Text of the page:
• HIPAA’s protection of a patient’s personal health information or PHI and limitation on the use of PHI applied only to “covered entities.”  
  • Covered entities include group health plans, health care clearinghouses, and health care providers.  

HITECH extends HIPAA’s security obligations to business associates of covered entities. Business associates are entities that assist covered entities in performing duties that involve the use or disclosure of PHI, such as third party administrators, health information exchange organizations, consultants, attorneys, and accountants.  

HITECH also modifies HIPAA’s disclosure requirements.  

  • Previously, a covered entity was only required to disclose breaches of PHI privacy or security if it determined that disclosure was necessary to mitigate damage stemming from the breach.  
  • HITECH requires all privacy or security breaches to be disclosed to each individual whose PHI was released in the breach.  
  • In addition, if the breach affects 500 or more individuals, the breach must be reported to the Secretary of U.S. Health and Human Services Department (“HHS”) and potentially others.  
  • HITECH also requires covered entities that use electronic health records to provide individuals with an accounting of disclosures from such records that are made for treatment, payment or health care operations for the three-year period before the request. An individual who pays the entire cost of a health care item or service may also prohibit disclosure of the individual’s PHI relating to such item or service to the group health plan.  

Finally, HITECH expands remedies for violations of HIPAA by giving state attorney generals the right to institute a private cause of action on behalf of state residents who have been threatened or damaged by HIPAA violations. This provision is important because previously, no private right of private action for violations of HIPAA existed, and enforcement was limited to the HHS. HITECH also expands the damages available for a breach of HIPAA to include money damages and increases the civil penalties for violations of HIPAA.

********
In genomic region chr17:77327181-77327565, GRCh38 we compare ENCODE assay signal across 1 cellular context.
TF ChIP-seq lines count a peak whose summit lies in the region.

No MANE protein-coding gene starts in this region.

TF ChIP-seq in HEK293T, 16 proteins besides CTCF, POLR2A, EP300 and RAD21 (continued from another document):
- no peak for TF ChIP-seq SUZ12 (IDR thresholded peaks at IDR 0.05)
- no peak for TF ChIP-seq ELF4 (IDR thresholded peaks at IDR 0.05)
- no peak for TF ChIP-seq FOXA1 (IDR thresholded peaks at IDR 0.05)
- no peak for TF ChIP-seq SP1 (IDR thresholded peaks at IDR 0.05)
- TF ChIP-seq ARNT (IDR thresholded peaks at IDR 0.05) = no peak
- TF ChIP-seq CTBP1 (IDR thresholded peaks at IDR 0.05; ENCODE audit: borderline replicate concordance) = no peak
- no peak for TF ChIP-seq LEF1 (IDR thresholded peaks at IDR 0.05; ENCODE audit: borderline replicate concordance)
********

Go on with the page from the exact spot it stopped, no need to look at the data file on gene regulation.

Michelle’s Law  

Michelle’s Law, which was signed into law on October 8, 2008, amends ERISA, the Public Health Service Act, and the Internal Revenue Code to prevent a group health plan from terminating a college student’s health coverage simply because the student takes a medically necessary leave of absence from school or a reduced part-time class load.  

To qualify for continued coverage, the leave of absence must be medically necessary, begin while the student is suffering from a serious illness or injury; and would otherwise cause the student to lose coverage under the terms of the plan. The student must provide a written certification of medical necessity from his or her physician.  

If eligible, the student on leave is entitled to the same benefits as if he or she had not taken a leave. Michelle’s Law also provides that group health plans must include notice of these rights with any notice regarding a requirement for certification of student status for coverage under the plan. Michelle’s Law is effective for plan years beginning on or after October 9, 2009 (January 1, 2010 for calendar year plans).

Qualified Transportation Fringe Benefits  

For those employers who maintain qualified transportation benefits, ARRA increased the monthly limit for transit passes and vanpools to the amount allowed for qualified parking expenses. For 2009, this amount is $230 a month (a significant increase from the $120 per month previously allowed). This change will be in effect from March 1, 2009 though December 31, 2010.  

This alert is not intended or written to be used, and cannot be used, for the purpose of avoiding tax-related penalties under federal, state, or local tax law.